OBJECTIVES: The purpose of this study was to compare self-reported pain and “improvement” of patients with symptomatic, magnetic resonance imaging-confirmed, lumbar disk herniations treated with either high-velocity, low-amplitude spinal manipulative therapy (SMT) or nerve root injections (NRI). METHODS: This prospective cohort comparative effectiveness study included 102 age- and sex-matched patients treated with either NRI or SMT. Numerical rating scale (NRS) pain data were collected before treatment. One month after treatment, current NRS pain levels and overall improvement assessed using the Patient Global Impression of Change scale were recorded. The proportion of patients, “improved” or “worse,” was calculated for each treatment. Comparison of pretreatment and 1-month NRS scores used the paired t test. Numerical rating scale and NRS change scores for the 2 groups were compared using the unpaired t test. The groups were also compared for “improvement” using the χ(2) test. Odds ratios with 95% confidence intervals were calculated. Average direct procedure costs for each treatment were calculated. RESULTS: No significant differences for self-reported pain or improvement were found between the 2 groups. “Improvement” was reported in 76.5% of SMT patients and in 62.7% of the NRI group. Both groups reported significantly reduced NRS scores at 1 month (P = .0001). Average cost for treatment with SMT was Swiss Francs 533.77 (US $558.75) and Swiss Francs 697 (US $729.61) for NRI. CONCLUSIONS: Most SMT and NRI patients with radicular low back pain and magnetic resonance imaging-confirmed disk herniation matching symptomatic presentation reported significant and clinically relevant reduction in self-reported pain level and increased global perception of improvement. There were no significant differences in outcomes between NRI and SMT. When considering direct procedure costs, the average cost of SMT was slightly less expensive.

PMID: 23706678 [PubMed – as supplied by publisher]

Antigen-induced arthritis in rats is associated with increased growth-associated protein 43-positive intraepidermal nerve fibres remote from the joint.

By Kamruz Zaman
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Antigen-induced arthritis in rats is associated with increased growth-associated protein 43-positive intraepidermal nerve fibres remote from the joint.

Arthritis Res Ther. 2015;17:299

Authors: Jochmann E, Boettger MK, Anand P, Schaible HG

Abstract
INTRODUCTION: Pain in arthritis may be experienced in regions outside the affected joint, and hyperalgesia may even be widespread. The spread of pain is usually attributed to mechanisms in the central nervous system. We investigated whether rats with antigen-induced arthritis (AIA) exhibit peripheral changes in skin innervation remote from the inflamed joint.
METHODS: After immunization, unilateral AIA in the knee joint was induced in rats. Intraepidermal nerve fibre density was determined by immunohistochemical staining for protein gene product 9.5 (PGP 9.5) and for nerve fibres expressing calcitonin gene-related peptide (CGRP), substance P (SP), transient receptor potential vanilloid 1 (TRPV1; the heat and capsaicin receptor), β-tubulin, and growth-associated protein 43 (GAP-43; a marker of regenerating nerve fibres) in paw pad skin and back skin. Cluster of differentiation 11b (CD11b)-positive macrophages and CD3-positive T cells were quantified in skin, and macrophages were quantified in the lumbar dorsal root ganglia. In addition, pain-related behaviour was assessed.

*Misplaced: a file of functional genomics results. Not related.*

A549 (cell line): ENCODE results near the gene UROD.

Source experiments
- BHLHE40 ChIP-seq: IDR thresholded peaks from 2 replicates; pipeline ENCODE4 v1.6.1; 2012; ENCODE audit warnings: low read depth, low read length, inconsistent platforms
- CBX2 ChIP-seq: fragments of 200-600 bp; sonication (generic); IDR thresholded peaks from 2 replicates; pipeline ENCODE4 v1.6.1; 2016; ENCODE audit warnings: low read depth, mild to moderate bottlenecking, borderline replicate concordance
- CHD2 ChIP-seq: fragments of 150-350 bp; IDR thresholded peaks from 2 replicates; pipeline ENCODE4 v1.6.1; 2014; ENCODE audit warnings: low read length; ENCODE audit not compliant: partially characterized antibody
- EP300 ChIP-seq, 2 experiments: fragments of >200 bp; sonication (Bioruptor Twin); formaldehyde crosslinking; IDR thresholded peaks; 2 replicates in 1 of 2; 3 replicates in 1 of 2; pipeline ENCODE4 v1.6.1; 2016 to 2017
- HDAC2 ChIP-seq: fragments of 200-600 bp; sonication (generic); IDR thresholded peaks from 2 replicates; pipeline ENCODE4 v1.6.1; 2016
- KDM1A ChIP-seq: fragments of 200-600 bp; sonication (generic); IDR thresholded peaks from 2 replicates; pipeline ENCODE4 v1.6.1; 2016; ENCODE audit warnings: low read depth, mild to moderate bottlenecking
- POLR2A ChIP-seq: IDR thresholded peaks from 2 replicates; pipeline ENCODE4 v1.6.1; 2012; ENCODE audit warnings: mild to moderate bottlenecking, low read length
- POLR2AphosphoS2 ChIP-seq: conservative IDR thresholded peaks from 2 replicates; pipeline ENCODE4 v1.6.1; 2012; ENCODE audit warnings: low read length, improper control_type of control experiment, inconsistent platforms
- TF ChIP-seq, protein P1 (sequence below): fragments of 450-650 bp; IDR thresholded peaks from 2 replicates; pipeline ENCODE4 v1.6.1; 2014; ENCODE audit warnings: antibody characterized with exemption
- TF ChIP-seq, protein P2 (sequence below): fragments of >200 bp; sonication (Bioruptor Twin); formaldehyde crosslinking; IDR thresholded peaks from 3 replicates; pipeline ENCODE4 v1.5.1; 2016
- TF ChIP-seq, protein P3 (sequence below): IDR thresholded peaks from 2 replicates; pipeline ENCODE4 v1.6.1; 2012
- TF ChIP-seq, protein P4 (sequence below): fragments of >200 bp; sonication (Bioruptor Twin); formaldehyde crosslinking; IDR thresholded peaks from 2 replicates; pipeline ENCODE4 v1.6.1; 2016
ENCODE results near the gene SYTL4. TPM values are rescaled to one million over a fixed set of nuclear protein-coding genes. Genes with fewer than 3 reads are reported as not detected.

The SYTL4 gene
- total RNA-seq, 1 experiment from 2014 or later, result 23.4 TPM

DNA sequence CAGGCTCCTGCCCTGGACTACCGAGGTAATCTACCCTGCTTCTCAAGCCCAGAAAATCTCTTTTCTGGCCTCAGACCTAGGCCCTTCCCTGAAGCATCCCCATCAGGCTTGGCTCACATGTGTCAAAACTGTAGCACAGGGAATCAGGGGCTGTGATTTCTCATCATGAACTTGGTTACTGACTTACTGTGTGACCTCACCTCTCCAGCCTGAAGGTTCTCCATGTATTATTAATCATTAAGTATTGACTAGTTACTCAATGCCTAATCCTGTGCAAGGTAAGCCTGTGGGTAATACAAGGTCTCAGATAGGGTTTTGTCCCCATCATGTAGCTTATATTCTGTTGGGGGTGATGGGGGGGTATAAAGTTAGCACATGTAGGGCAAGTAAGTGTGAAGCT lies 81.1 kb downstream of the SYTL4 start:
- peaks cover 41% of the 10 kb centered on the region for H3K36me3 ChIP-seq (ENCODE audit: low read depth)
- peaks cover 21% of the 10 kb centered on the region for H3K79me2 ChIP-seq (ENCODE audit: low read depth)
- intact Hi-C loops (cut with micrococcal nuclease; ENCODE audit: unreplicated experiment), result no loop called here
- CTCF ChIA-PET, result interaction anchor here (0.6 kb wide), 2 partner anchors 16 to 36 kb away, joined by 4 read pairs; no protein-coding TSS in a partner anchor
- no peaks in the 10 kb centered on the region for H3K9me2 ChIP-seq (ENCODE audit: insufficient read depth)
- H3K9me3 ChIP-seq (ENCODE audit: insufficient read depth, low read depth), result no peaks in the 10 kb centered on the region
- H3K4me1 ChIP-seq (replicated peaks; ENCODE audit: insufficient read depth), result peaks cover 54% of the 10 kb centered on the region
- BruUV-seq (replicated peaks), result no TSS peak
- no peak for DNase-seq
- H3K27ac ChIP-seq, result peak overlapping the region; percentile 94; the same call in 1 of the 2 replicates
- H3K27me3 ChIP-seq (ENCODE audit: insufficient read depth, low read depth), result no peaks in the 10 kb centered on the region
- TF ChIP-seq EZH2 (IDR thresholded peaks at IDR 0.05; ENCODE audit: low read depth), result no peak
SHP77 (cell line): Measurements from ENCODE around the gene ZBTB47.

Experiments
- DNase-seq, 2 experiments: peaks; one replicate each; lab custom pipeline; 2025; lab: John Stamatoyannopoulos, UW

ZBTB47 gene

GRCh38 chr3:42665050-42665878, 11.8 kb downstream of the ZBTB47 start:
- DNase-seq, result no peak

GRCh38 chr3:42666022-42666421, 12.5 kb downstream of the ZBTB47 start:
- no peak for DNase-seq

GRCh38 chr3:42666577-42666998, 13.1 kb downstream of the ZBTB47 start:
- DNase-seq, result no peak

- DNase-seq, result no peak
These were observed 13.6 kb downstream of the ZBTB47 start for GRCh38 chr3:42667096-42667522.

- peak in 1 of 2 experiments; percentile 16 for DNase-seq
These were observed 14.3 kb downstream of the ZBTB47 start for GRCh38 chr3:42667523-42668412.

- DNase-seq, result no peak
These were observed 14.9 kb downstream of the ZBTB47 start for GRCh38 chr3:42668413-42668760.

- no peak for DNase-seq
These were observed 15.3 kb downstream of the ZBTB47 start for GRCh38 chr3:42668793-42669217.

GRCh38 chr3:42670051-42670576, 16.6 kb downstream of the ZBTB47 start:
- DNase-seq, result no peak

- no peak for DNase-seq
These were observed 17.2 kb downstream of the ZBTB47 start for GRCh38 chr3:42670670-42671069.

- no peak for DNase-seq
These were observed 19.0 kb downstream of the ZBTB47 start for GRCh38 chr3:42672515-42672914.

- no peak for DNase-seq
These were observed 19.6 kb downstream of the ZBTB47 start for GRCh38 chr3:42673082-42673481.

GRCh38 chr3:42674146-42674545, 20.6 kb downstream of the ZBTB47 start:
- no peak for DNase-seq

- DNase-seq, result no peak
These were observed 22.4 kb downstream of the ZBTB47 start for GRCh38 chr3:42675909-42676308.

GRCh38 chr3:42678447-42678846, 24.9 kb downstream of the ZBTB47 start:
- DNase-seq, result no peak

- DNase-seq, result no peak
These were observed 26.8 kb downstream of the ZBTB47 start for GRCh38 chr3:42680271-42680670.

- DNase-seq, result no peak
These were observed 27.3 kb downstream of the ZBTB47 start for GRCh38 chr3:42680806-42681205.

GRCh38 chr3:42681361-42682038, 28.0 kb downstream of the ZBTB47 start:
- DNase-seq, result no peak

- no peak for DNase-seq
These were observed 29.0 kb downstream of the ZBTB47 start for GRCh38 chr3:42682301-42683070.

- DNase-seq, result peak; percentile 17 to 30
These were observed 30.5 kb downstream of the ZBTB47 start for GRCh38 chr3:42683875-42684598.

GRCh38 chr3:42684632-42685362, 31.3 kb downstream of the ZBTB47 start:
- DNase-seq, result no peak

RESULTS: Intraepidermal nerve fibre density (PGP 9.5) and the numbers of fibres expressing CGRP, SP, TRPV1, or β-tubulin did not show a significant change in the acute (3 days) or chronic phase (21 days) of AIA compared with control rats that were only immunized. However, paw skin and back skin revealed a significantly higher number of nerve fibres expressing GAP-43 at both the acute and chronic stages of AIA. The skin of arthritic rats in these regions did not contain a greater density of CD11b and CD3 immune cells than the skin of control rats. Enhanced expression of GAP-43 in nerve fibres of the skin was not related to hyperalgesia in the joint, but it accompanied persistent secondary cutaneous hyperalgesia in the skin remote from the inflamed joint.
CONCLUSIONS: Although the innervation of the skin remote from the joint did not show significant abnormalities of the other nerve fibre markers, the rapid and persistent increase of GAP-43 expression is conspicuous. The data suggest that immune-mediated arthritis is associated with changes in skin innervation remote from the inflamed joint, although the skin is not inflamed, which may contribute to symptoms in nonarticular tissue remote from the affected joint.

PMID: 26503622 [PubMed – indexed for MEDLINE]

Lumbar spinal stenosis treatment with aperius perclid interspinous system.

By wp_zaman

Lumbar spinal stenosis treatment with aperius perclid interspinous system. Eur Spine J. 2012 Mar 20; Authors: Surace MF, Fagetti A, Fozzato S, Cherubino P Abstract PURPOSE: The purpose of this study is to report clinical outcome and imaging changes of percutaneous Aperius stand-alone implant in patients with degenerative lumbar spinal stenosis and neurogenic intermittent claudication,…